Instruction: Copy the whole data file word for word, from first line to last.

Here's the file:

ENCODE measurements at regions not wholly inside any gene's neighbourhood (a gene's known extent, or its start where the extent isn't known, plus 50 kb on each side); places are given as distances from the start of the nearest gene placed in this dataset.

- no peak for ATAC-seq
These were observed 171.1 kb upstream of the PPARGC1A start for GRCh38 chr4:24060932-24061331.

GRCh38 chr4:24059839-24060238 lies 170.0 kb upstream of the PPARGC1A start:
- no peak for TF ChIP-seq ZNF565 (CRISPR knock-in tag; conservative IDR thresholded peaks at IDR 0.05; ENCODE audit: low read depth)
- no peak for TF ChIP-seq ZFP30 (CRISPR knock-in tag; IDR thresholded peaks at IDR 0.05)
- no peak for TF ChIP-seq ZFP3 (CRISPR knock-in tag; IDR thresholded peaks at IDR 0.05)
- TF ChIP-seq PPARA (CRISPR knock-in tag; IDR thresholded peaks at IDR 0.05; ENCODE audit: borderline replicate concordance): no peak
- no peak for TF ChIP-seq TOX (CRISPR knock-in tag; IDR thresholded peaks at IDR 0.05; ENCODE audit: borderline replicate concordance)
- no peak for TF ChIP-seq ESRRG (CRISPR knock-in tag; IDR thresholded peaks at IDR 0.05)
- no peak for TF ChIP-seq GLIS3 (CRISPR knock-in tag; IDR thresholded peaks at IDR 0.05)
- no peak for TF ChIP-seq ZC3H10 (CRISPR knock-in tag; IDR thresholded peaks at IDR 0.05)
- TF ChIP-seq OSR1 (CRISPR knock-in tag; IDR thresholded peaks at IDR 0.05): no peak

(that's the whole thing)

ENCODE measurements at regions not wholly inside any gene's neighbourhood (a gene's known extent, or its start where the extent isn't known, plus 50 kb on each side); places are given as distances from the start of the nearest gene placed in this dataset.

- no peak for ATAC-seq
These were observed 171.1 kb upstream of the PPARGC1A start for GRCh38 chr4:24060932-24061331.

GRCh38 chr4:24059839-24060238 lies 170.0 kb upstream of the PPARGC1A start:
- no peak for TF ChIP-seq ZNF565 (CRISPR knock-in tag; conservative IDR thresholded peaks at IDR 0.05; ENCODE audit: low read depth)
- no peak for TF ChIP-seq ZFP30 (CRISPR knock-in tag; IDR thresholded peaks at IDR 0.05)
- no peak for TF ChIP-seq ZFP3 (CRISPR knock-in tag; IDR thresholded peaks at IDR 0.05)
- TF ChIP-seq PPARA (CRISPR knock-in tag; IDR thresholded peaks at IDR 0.05; ENCODE audit: borderline replicate concordance): no peak
- no peak for TF ChIP-seq TOX (CRISPR knock-in tag; IDR thresholded peaks at IDR 0.05; ENCODE audit: borderline replicate concordance)
- no peak for TF ChIP-seq ESRRG (CRISPR knock-in tag; IDR thresholded peaks at IDR 0.05)
- no peak for TF ChIP-seq GLIS3 (CRISPR knock-in tag; IDR thresholded peaks at IDR 0.05)
- no peak for TF ChIP-seq ZC3H10 (CRISPR knock-in tag; IDR thresholded peaks at IDR 0.05)
- TF ChIP-seq OSR1 (CRISPR knock-in tag; IDR thresholded peaks at IDR 0.05): no peak